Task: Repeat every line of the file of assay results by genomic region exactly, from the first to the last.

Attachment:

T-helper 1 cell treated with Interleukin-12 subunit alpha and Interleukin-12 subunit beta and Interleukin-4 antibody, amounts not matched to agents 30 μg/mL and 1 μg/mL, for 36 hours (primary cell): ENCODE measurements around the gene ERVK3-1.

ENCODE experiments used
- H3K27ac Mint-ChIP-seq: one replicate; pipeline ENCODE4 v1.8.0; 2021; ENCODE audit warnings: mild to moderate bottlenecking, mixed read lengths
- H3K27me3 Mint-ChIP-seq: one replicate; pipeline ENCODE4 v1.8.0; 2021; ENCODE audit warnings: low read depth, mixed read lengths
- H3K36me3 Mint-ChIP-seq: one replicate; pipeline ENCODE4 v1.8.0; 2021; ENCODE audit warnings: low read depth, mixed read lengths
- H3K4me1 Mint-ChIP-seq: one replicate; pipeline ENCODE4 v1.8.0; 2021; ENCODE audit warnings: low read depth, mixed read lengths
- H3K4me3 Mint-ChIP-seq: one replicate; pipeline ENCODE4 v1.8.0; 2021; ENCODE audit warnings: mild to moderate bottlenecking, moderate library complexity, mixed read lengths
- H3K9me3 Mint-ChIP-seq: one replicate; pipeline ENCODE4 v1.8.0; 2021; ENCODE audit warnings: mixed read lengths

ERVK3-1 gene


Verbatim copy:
T-helper 1 cell treated with Interleukin-12 subunit alpha and Interleukin-12 subunit beta and Interleukin-4 antibody, amounts not matched to agents 30 μg/mL and 1 μg/mL, for 36 hours (primary cell): ENCODE measurements around the gene ERVK3-1.

ENCODE experiments used
- H3K27ac Mint-ChIP-seq: one replicate; pipeline ENCODE4 v1.8.0; 2021; ENCODE audit warnings: mild to moderate bottlenecking, mixed read lengths
- H3K27me3 Mint-ChIP-seq: one replicate; pipeline ENCODE4 v1.8.0; 2021; ENCODE audit warnings: low read depth, mixed read lengths
- H3K36me3 Mint-ChIP-seq: one replicate; pipeline ENCODE4 v1.8.0; 2021; ENCODE audit warnings: low read depth, mixed read lengths
- H3K4me1 Mint-ChIP-seq: one replicate; pipeline ENCODE4 v1.8.0; 2021; ENCODE audit warnings: low read depth, mixed read lengths
- H3K4me3 Mint-ChIP-seq: one replicate; pipeline ENCODE4 v1.8.0; 2021; ENCODE audit warnings: mild to moderate bottlenecking, moderate library complexity, mixed read lengths
- H3K9me3 Mint-ChIP-seq: one replicate; pipeline ENCODE4 v1.8.0; 2021; ENCODE audit warnings: mixed read lengths

ERVK3-1 gene